I never realized exactly how isolated Fort St. Joseph is, even from the main highway you’re still looking at around 30-45 minutes drive down to the south western corner of St. Joseph Island. And to make things all the better it was pouring rain the day I visited these distant ruins, at least the wonderful staff at the site were welcoming and very friendly, and probably happy that they even saw one other person. It’s no wonder that the 10th Royal Vets that were stationed here in the early 19th century turned to drink. The path from the visitors centre to the ruins of theRead More →

Hull was worried, he had received word that Fort Mackinac had been taken by the British and that General Brock was heading west with reinforcements from York, but he continued to occupy Sandwich, despite the arrival of Lieutenant-Colonel Henry Procter, commander of the 1st battalion 41st of Fort at Fort Amherstburg on the 26th of July ahead of General Brock. Procter had orders to disrupt the American supply lines to the south and isolate Hull and Fort Detroit. On the 4th of August, Hull received a message from Captain Brush in command of one such supply columns that had stopped at the settlement of FrenchtownRead More →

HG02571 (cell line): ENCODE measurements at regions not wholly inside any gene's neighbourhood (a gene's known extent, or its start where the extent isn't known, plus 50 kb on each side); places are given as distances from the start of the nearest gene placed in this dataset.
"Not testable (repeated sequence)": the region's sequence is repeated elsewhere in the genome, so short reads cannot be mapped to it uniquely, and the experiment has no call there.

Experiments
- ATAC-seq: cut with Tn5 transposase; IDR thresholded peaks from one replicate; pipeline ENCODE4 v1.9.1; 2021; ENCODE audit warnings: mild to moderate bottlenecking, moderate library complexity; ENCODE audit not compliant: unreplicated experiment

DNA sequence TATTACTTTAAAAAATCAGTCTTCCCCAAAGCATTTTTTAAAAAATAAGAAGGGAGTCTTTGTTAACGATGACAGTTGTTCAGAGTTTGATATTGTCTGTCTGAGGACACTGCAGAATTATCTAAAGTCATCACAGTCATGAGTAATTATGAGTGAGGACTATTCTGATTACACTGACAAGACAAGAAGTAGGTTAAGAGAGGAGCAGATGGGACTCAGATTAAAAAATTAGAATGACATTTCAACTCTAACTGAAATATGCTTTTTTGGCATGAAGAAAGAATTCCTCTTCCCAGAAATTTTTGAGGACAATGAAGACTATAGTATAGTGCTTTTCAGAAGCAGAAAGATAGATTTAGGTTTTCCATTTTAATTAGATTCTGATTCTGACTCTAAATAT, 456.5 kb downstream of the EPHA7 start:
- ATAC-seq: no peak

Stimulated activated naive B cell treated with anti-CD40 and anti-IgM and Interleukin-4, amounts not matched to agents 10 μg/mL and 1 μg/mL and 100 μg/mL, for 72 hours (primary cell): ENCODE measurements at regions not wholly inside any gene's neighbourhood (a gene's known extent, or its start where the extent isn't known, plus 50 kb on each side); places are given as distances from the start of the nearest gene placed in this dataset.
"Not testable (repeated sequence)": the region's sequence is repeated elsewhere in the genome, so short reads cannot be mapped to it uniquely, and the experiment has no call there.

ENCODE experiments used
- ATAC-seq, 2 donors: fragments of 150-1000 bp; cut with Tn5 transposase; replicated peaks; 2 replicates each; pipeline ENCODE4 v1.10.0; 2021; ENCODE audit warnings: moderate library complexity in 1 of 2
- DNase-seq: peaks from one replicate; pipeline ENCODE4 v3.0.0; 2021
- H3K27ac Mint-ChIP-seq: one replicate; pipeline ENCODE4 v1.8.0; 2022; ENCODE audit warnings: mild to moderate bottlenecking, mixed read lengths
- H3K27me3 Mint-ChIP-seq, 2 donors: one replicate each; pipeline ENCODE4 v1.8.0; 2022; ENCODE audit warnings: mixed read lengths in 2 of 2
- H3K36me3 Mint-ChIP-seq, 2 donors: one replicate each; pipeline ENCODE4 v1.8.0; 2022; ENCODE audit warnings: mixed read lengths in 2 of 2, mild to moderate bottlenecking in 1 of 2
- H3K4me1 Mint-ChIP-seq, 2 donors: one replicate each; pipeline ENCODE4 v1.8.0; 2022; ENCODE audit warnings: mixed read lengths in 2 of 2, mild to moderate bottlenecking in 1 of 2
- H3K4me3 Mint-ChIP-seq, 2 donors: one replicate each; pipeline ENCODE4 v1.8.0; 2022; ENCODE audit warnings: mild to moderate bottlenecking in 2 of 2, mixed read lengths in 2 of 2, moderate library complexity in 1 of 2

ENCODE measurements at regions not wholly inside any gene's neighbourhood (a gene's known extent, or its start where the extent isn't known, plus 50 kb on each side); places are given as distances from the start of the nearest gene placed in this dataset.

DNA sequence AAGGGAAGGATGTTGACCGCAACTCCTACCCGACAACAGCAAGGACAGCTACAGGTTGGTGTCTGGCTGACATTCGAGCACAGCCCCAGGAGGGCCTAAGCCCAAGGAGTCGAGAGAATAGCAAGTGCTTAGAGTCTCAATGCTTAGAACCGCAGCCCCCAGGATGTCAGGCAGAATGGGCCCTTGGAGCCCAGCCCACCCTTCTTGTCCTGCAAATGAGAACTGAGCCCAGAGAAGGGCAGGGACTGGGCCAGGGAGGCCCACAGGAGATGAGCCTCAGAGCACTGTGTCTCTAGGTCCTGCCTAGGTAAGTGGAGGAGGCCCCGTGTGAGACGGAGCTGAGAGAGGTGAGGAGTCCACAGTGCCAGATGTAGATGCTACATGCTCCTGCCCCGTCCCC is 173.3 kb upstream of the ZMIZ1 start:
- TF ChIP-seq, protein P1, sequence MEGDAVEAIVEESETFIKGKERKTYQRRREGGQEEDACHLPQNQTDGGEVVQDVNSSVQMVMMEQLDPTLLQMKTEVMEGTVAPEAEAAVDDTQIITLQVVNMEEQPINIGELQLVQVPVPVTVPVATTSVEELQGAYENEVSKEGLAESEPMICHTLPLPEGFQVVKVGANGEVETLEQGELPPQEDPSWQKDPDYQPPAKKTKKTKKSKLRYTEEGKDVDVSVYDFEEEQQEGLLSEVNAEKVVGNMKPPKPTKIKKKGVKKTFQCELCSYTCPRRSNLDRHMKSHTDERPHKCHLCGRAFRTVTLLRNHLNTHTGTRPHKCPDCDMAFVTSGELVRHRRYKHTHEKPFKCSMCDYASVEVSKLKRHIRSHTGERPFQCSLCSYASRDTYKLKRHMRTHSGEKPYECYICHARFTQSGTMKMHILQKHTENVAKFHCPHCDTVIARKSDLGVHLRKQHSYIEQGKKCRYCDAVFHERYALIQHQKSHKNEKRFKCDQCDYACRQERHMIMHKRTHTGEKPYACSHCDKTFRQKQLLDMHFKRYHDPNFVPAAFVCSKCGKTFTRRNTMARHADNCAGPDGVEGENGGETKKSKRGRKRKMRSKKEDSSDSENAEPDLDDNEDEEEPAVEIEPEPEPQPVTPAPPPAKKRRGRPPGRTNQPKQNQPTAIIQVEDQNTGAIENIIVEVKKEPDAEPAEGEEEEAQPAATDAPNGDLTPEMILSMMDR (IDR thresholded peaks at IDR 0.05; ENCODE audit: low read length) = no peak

When war was declared in June of 1812, neither side was particular ready or wanting to go to war, they hoped that simply being at war would generate the fighting spirit among the troops. Plus with methods of communications being what they were at the time, there was a bit of a delay getting the word out, in fact the British forces stationed in Upper and Lower Canada knew about it before even the Americans did. The British had a very small force of regular troops stationed in British North America, most being concentrated at Quebec City, the Capital of the colonies, and Halifax, homeRead More →